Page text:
by Harriett Jane Olson
At that time, says the Lord, I will be the God of all the families of Israel, and they shall be my people. Thus says the Lord: The people who survived the sword found grace in the wilderness; when Israel sought for rest, the Lord appeared to him from far away. I have loved you with an everlasting love; therefore I have continued my faithfulness to you. Again I will build you, and you shall be built, O virgin Israel! Again you shall take your tambourines, and go forth in the dance of the merrymakers. Again you shall plant vineyards on the mountains of Samaria; the planters shall plant, and shall enjoy the fruit. For there shall be a day when sentinels will call in the hill country of Ephraim: “Come, let us go up to Zion, to the Lord our God.” —Jeremiah 31:1–6
Jeremiah offers a wonderful poetic and prophetic plan for restoration in the joy-filled reading for Easter Sunday. The passage speaks with great immediacy of what it will mean for the Hebrew people who are living in exile to be the people of God. Jeremiah is confident in expecting the fulfillment of God’s project. As Christians, we affirm that God’s project extends to Jesus’ birth, death, and resurrection. And, in the Easter season, we remember and celebrate that God extends self-giving love over and over again, not limited by Jesus’ death or its horror or the failure of all the disciples or our own hopes and plans.
It seems very appropriate in this season, after years of grappling with COVID and amid disaffiliations and grief, that we are reminded of the sort of restoration that Jeremiah foresaw. The restoration would follow a time of struggle, of surviving the sword. (Was it the sword of enemies? Of persecution? Of illness? Of division?) And yet, this people, who will be God’s people, are assured that they will find grace in the wilderness.
This grace appears in the wilderness, and from a distance (vv. 2–3). What a comfort that image may be to us! Have not we too sometimes felt that God was at a distance from our struggle or that we were deep in a wilderness without a sense of direction? Even there, God is loving the people with everlasting love. We may hear echoes here of Isaiah’s vision of many nations streaming to Jerusalem to learn the ways of peace (Is. 2:2–5).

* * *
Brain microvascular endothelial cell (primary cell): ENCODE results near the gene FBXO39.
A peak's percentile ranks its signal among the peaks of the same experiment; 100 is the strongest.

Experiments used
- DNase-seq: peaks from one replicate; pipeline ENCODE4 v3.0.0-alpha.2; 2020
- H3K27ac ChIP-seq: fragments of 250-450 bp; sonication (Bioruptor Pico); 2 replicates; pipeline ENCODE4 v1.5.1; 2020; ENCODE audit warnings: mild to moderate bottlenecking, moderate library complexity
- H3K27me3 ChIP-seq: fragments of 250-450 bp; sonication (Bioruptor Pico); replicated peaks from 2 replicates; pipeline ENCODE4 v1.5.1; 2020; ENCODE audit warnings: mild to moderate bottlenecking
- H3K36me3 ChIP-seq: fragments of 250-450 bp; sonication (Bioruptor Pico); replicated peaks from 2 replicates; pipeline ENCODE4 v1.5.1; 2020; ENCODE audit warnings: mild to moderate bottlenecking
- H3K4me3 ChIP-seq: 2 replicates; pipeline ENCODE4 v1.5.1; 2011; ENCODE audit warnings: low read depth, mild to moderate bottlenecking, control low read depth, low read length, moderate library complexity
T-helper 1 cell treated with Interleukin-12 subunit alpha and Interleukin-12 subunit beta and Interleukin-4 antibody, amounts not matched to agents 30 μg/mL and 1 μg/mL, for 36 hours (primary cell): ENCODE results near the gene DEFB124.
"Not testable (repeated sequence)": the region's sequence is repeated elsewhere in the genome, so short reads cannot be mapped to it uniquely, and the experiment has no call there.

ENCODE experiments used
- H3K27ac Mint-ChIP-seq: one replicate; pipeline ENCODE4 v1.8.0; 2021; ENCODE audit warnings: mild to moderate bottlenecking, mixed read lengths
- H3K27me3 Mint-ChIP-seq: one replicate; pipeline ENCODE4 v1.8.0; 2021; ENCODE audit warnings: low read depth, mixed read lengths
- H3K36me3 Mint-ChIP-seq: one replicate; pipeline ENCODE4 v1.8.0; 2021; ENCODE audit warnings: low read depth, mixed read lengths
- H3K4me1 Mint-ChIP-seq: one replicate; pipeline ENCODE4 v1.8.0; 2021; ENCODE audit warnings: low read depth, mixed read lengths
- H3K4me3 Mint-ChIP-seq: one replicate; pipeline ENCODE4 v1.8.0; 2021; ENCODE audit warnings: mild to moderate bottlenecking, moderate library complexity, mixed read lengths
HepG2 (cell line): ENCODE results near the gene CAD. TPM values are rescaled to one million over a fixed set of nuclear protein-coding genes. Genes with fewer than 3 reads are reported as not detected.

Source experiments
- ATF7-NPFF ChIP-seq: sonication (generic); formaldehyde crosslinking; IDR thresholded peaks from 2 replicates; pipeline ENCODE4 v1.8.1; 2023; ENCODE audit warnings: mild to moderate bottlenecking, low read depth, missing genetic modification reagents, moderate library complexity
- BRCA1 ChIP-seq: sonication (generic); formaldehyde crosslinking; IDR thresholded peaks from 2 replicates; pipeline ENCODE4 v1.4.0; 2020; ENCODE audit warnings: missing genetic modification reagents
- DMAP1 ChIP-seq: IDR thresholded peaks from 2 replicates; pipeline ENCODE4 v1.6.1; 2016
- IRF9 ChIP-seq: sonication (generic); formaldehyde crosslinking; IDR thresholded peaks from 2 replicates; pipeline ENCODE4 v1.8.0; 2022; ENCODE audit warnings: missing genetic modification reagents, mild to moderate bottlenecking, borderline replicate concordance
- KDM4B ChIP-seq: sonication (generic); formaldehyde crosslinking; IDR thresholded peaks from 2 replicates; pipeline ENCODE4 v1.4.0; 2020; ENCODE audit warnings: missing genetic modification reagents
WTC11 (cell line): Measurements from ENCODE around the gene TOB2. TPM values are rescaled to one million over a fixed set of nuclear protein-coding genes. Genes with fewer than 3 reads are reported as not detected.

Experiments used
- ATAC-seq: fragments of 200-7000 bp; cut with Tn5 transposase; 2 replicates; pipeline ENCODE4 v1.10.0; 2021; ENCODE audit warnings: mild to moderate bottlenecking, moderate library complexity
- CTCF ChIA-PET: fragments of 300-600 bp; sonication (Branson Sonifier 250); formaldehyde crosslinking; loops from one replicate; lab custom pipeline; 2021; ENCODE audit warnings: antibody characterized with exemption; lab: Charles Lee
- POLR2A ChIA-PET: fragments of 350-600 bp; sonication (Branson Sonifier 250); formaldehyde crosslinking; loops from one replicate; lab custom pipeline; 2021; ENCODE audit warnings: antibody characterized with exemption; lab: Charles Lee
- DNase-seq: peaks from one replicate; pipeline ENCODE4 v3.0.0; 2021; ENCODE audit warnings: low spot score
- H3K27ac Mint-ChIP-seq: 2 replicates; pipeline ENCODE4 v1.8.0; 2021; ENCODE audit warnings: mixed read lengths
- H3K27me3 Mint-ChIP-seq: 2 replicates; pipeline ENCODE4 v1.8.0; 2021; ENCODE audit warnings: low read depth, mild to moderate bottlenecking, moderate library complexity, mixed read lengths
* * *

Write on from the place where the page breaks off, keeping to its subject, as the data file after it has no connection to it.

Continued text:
Check our Perceptions
Easter comes to us as a time to check our perceptions. The truth of the gospel is that God has already completed the work of reconciliation for us to walk in. The truth is that God’s love persists. The truth is that God’s project and Jesus’ life are not in vain, but that we are being gathered into a community even before we perceive it. In our Mission u study, we will learn about living as residents of this community, this kin-dom.
This Easter season, I pray that we can see Jeremiah’s testimony as a call to us in our organization and in The United Methodist Church. May we step forward to serve, to love and rejoice, to dance and play our tambourines, as Jeremiah prophesied. Easter and its reality in our lives stand for joy, for restoration of the goodness that God created and the reconciliation that Jesus makes possible, and for our acting on our calling. For the people Jeremiah was addressing, that meant planting vineyards and tending them and expecting to enjoy the harvests.
Those of us who are not from regions where grapes are grown might well miss the implication here. One doesn’t plant grapevines in the spring and expect to have wine in the fall. One plants, tends, trains, nourishes, and cultivates the grapevines. Jeremiah is looking ahead to years of restoration work building up to fruitful seasons. So also, may we look ahead to work rooted in hope, stepping into the character of the family of God. For United Women in Faith that means connecting with new women who are seeking to grow in faith and who want their faith to make a difference in the world. It means building right relationships with communities seeking justice and respect. It means giving to fund our work on behalf of women, children, and youth. It means finding grace in the wilderness and allowing God to make all the difference.
Friends and sisters, it’s Easter! The tomb is empty. Christ is risen! God’s love has accomplished all that is needed. Let us plan and work for the joy that lies ahead.
Harriett Jane Olson is General Secretary and CEO of United Women in Faith.
Children’s art is from the 2023 Prayer Guide.